On this week’s episode of my podcast, I Have to Ask, I spoke with Rebecca Traister, a writer-at-large for New York magazine and the author of the books All the Single Ladies and Big Girls Don’t Cry. Her story in the current issue of New York is about the wave of sexual harassment and assault allegations that have roiled various industries, from politics to journalism to Hollywood.
Below is an edited excerpt from the show. In it, we discuss what Traister has learned reporting on sexual harassment and assault, whether Hillary Clinton should have to answer for her husband’s sins, and the coming societal backlash to women speaking out.
You can find links to every episode here; the entire audio interview is below. Please subscribe to I Have to Ask wherever you get your podcasts.
Isaac Chotiner: In your new piece, you write that ever since this dam broke, especially after the Weinstein scandal, more and more people have been reaching out to you and just sharing these awful stories. Is this just because you’re a journalist who writes about this stuff, or is it people you know?
Rebecca Traister: I think it’s a combination of things. The basic thing is because I’m a feminist journalist. So there’s that level of: Here’s a person who has written about, for years, and from various perspectives, and who sometimes goes on television and talks about things like harassment and sexual assault. Obviously, it’s something I wrote and talked about a lot last year with regard to Donald Trump.
It has been a startling experience. Even today, I’ve been sitting at my computer trying to respond to people who’ve sent in more of their tales. And no, most of them I don’t know. Most of them are people who found my email address on the internet, or they’re writing through my author website, and they’re telling really harrowing stories.
Is this about them wanting you to write something? Or is it about them just wanting to share their experience with someone who they hope will be a sympathetic ear?
It is a mix. There are a few who say, “I want you to do this story.” And that’s a whole separate conversation about what is now considered reportable and what isn’t. But I think it’s a weird mix of impulses, because most of the people who are writing me are not writing wanting to go on the record, or exactly precisely wanting to have the person they feel did this to them exposed and brought down. But I do think, first of all, they want to get their stories out.
There’s something about having had a story, which for many people are stories that have been bottled up inside for huge portions of their lifetimes. There’s something about getting it out into the open, telling someone. Maybe they’ve told people in their lives before, but also telling someone as part of this moment of revelation.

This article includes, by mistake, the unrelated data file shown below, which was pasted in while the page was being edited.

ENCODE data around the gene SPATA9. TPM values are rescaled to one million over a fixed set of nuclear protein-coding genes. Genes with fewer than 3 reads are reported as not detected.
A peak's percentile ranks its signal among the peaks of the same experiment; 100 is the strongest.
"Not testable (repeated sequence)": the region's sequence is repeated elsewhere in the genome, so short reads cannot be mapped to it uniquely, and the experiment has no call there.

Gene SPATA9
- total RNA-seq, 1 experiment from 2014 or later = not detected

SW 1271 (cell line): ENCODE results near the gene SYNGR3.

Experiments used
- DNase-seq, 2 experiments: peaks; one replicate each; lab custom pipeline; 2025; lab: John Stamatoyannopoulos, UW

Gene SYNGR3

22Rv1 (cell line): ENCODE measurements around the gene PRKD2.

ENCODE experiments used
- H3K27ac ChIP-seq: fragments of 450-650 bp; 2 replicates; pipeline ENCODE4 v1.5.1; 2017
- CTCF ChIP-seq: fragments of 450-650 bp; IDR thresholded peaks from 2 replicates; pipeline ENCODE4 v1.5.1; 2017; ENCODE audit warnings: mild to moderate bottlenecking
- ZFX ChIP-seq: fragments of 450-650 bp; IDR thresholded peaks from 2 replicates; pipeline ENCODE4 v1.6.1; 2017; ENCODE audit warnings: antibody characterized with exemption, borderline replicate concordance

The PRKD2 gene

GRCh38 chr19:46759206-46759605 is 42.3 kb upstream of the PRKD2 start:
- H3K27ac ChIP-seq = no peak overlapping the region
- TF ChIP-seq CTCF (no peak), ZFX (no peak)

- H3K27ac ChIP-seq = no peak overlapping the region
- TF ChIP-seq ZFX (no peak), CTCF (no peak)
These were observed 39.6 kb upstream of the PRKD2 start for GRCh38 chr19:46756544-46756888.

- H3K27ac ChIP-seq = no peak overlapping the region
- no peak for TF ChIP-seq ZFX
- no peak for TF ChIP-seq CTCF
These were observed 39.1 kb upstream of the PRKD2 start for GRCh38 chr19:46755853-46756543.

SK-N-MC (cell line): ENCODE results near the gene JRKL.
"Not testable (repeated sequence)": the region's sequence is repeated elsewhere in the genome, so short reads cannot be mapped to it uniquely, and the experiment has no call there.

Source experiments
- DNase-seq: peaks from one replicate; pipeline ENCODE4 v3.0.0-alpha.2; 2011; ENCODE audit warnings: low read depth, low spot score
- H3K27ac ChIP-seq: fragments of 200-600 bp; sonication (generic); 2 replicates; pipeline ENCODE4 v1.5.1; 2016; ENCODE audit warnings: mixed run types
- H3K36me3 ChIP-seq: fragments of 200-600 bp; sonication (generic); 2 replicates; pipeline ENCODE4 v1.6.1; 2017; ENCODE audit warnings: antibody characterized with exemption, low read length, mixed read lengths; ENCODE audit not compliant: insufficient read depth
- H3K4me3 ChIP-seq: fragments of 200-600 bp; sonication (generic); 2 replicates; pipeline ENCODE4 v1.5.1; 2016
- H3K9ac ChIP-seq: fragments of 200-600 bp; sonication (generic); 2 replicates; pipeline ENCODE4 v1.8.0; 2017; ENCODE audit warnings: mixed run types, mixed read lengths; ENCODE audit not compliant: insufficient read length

If you look at the worlds that this has affected most, which I would probably say are politics, journalism, and Hollywood, they’re all fields where the bad actors—no pun intended—are somewhat famous, and where the people making the accusations are either somewhat well known, or have access to journalists who can write about this.
It makes you think that this is a class thing in the sense that, there are a lot of women who are in jobs where this is not the case, probably paid less on the whole, and it’s much harder for them to get their story out.
It’s much harder for them to get their story out, in an infrastructure sense. Like, what is the degree of separation between them and the press? What are the access points to get to people in the media?
But this is a class story in part, because it’s also about security and stability. So this is happening in fields right now where, yes, the accused perpetrators are themselves well-known, and therefore there’s an editorial argument to be made about, “Oh readers will recognize who they are and they’ll read with interest” and everything. But it’s also true that the people who are in their fields, who have gotten close enough to experience abuse, are in, by definition, kind of high-paying fields. Even the sense of a whisper network itself, sort of involves a degree of safety net, that you have a network of colleagues or friends who you would whisper to to begin with.
Two-part question. One, how do you think Trump’s role as president is playing into the societal urge to get this stuff out there? And two, if this had all happened a year ago, would it have had an effect on the election?